The straight drive is is one of the most basic squash shots in squash. You might also hear it be called a “good length shot”, so don’t get confused as the two are often interchangeable. A straight drive or good length shot is when the ball has to be hit parallel and close to one of the side walls to travel deep back into the court. Since it is hit close to the side wall and its goal is to travel to the back wall of the court, this is where it gets the other name of “the good length”.
This is the most common shot in the game and its goal is to get your opponent away from the offensive T-position. This fight for the T-position is the reason you often see players trying to execute a series of straight drives because they create a weak length return from the opponent which can later be seized and attacked with a follow-up aggressive shot. This shot can be executed by hitting the ball when it is at the highest point after the bounce.
For the best execution, players should get to the ball early, on the rise. They should extend the arm holding the racket with a full grip, with their front knee bent at around 90 degrees. After they are set up in this position, they will bring the racket forwards and upwards to meet the ball.
Forehand and Backhand Straight Drive
Of course, you should expect these drives to be executed on either the forehand or the backhand side, no surprise there. Here are some extra tips.
Face the side wall as you hit the shot
- Facing the nearest side wall will help keep the ball tight to the side wall
- This tightness provides more control over the shot and your body
High to high swing
- Bring racket up in preparation to hit the ball- this gives a longer backswing and provides your swing with more power
- Continue your follow-through long and high, as the goal is to have a high-to-high swing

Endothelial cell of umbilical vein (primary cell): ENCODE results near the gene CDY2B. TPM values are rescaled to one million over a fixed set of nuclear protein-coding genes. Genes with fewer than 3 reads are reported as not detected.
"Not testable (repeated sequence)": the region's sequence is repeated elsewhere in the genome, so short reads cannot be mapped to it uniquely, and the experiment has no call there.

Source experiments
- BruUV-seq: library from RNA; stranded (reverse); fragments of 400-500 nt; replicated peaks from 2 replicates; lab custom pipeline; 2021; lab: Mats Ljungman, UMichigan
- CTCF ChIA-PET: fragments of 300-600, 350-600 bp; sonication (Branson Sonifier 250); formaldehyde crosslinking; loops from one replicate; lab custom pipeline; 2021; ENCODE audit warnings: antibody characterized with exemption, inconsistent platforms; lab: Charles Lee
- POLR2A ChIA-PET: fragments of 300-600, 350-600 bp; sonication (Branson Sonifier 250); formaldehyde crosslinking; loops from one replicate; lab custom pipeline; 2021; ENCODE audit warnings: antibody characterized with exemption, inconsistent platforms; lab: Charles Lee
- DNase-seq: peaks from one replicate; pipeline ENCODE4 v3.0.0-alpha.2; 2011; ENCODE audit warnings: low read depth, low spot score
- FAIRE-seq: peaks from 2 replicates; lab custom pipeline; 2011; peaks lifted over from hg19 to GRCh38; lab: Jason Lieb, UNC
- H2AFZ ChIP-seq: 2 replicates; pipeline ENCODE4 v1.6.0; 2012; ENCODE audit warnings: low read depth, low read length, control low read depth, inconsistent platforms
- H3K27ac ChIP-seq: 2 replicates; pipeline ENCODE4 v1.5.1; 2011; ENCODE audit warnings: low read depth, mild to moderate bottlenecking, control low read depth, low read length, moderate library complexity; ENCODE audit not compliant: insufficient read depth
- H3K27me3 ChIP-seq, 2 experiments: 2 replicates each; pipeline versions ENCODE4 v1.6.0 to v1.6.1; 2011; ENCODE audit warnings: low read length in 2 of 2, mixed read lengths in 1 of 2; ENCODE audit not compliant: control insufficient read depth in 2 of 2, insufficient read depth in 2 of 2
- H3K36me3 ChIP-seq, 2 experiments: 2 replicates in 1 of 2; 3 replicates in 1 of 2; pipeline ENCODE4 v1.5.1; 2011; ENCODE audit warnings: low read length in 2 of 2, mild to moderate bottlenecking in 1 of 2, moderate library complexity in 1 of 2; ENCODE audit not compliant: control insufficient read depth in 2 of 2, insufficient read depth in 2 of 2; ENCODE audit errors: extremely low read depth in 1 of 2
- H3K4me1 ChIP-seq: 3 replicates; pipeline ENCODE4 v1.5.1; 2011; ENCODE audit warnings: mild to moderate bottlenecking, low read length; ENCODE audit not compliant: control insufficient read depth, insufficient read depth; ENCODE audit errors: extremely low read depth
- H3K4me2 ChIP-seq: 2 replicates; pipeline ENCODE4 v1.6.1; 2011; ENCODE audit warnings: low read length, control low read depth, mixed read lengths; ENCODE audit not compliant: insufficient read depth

- Start with your left foot forward on the forehand side, and your right foot forehand on the backhand side (and vice versa)
- Using the correct opposite foot can ensure that your body is in the right place when learning and improving, which is ideal because it continues to promote good basic technique which is most beneficial for a long-term linear improvement
Forehand and Backhand Crosscourt Drive
A cross-court shot is a good length shot that travels from one side of the court to the back corner of the opposite side of the court. This can be performed, as you might guess, from the forehand side to the backhand side or the backhand side to the forehand side. The key point of this shot is to pull your opponents out wide as it becomes a harder shot to intercept.
Face the front corner
- Unlike the straight drive, when playing the cross-court drive, you should face the front corner of the side the ball is on as you line up for a shot
- By doing so, this should put your body and feet at a 45 degree angle in relation to the wall
- This is ideal because it places you in the best position to execute that crosscourt ball path: the foundation comes from your body!
- Like the straight drive, when executing a cross-court drive, the backswing should start high in order to garner the most amount of power from preparation.
Hit the ball early
- Try your best to meet the ball early, “on the rise”, or when the ball is still in front of your leading foot- this, again, garners power and allows you to remain in an offensive position
High to low swing
- Unlike the straight drive, when completing a crosscourt drive you should aim for a high to low swing
- Make sure you get your racket above the ball and bring the racket down in a downward motion in order to push the ball in a downwards motion which makes it bounce twice in the back corner.
This shot, like the straight drive, should hit the side wall. However, it is a little bit different. When executing this particular shot, the ball should first hit the side wall OR the back wall at an angle before it hits the front wall. This shot can be considered a success when the ball hits either one of the side walls before hitting the front wall. It can also be categorized as both an offensive or defensive shot within your arsenal.
For example, if your opponent is behind you, it is best to execute an attacking boast. On the other hand, the defensive boast shot should be used when you as a player is behind your opponent. For a successful attacking boast, the player should hit the ball against the side wall, making it rebound off the middle wall and then bounce before hitting the opposite side wall.
The defensive boast should send the ball to the opposite side corner of the court, driving the ball into the nick (the point where the floor and the wall meet) after rebounding off the middle wall. It sounds rather complicated, but essentially, it should be known that for most shots, they can be used offensively or defensively depending upon your location on the court and the circumstances of the point.